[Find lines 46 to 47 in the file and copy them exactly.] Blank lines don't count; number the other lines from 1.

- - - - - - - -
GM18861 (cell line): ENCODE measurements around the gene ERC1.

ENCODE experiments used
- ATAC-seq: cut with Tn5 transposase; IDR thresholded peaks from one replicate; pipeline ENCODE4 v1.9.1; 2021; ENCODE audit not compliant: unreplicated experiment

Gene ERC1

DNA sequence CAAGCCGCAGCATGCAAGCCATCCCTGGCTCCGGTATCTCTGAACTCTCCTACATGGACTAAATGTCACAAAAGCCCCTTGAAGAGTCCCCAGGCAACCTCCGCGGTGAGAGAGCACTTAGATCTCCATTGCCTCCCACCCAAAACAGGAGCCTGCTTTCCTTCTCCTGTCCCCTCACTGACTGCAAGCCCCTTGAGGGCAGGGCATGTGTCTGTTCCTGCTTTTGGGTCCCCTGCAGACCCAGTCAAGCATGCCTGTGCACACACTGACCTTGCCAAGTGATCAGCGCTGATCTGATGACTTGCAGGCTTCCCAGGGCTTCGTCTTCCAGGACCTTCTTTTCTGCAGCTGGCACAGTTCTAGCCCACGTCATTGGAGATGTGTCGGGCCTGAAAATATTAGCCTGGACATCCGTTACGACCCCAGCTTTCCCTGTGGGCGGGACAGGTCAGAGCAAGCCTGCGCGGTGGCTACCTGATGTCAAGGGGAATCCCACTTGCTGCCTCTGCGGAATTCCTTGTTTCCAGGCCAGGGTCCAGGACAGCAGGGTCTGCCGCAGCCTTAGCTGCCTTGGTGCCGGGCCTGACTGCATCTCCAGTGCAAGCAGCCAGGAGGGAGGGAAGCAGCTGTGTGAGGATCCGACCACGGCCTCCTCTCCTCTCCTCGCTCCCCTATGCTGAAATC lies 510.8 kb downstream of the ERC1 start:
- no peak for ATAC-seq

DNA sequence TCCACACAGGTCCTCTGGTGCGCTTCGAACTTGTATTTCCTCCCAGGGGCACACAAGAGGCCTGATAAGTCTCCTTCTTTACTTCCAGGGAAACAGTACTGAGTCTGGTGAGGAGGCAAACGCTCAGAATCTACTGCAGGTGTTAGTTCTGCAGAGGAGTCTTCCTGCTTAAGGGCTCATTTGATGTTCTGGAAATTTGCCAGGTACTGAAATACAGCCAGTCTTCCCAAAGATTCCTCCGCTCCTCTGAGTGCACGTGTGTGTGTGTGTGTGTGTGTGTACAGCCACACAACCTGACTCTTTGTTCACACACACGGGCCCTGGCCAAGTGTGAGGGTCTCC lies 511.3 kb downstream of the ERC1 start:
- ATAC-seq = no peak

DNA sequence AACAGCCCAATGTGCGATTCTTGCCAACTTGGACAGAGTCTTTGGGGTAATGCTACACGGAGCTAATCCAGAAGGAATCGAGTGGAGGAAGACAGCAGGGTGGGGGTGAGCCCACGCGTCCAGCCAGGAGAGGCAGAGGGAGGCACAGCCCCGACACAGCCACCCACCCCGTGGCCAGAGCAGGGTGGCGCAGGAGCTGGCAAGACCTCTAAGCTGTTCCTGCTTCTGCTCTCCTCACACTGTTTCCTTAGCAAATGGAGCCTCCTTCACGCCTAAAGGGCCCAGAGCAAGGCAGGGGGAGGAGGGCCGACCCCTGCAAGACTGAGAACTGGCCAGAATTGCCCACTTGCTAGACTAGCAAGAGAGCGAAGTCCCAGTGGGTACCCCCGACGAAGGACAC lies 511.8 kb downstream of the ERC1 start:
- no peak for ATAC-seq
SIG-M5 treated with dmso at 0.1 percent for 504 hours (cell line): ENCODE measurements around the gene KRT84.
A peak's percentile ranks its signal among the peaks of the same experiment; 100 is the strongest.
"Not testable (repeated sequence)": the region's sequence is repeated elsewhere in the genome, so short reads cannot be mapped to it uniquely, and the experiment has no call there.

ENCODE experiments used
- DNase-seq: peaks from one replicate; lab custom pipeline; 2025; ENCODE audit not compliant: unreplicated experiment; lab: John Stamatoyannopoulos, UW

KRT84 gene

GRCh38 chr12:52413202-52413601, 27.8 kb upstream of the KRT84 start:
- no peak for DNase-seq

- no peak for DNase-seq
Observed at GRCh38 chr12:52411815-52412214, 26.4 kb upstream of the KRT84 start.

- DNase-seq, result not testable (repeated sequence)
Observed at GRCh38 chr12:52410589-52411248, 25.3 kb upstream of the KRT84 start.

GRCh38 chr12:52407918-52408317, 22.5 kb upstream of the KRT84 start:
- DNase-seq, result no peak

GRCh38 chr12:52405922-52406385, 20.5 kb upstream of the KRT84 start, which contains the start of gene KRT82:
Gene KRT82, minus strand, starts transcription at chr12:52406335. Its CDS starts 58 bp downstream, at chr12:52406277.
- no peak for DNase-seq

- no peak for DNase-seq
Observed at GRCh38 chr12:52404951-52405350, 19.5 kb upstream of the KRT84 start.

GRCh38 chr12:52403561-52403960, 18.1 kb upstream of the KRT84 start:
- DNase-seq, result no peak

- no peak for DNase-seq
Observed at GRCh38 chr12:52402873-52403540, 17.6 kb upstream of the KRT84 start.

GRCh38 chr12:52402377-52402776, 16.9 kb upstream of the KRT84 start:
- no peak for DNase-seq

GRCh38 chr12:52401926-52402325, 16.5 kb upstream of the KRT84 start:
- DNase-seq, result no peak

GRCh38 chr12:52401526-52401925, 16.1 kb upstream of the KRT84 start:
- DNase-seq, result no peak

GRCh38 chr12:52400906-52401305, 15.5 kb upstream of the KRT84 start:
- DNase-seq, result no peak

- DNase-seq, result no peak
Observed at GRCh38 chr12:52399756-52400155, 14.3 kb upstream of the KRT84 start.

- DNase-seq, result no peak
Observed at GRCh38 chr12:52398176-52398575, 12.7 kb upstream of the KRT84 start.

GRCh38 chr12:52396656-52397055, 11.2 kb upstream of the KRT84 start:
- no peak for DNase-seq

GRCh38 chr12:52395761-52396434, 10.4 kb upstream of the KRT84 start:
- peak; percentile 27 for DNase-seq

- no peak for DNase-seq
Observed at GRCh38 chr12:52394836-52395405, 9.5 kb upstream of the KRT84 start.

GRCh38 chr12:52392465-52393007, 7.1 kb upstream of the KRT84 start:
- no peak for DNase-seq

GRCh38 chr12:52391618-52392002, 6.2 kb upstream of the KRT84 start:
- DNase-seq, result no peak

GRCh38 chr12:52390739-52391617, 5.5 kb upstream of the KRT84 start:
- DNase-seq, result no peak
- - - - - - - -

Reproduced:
GRCh38 chr12:52396656-52397055, 11.2 kb upstream of the KRT84 start:
- no peak for DNase-seq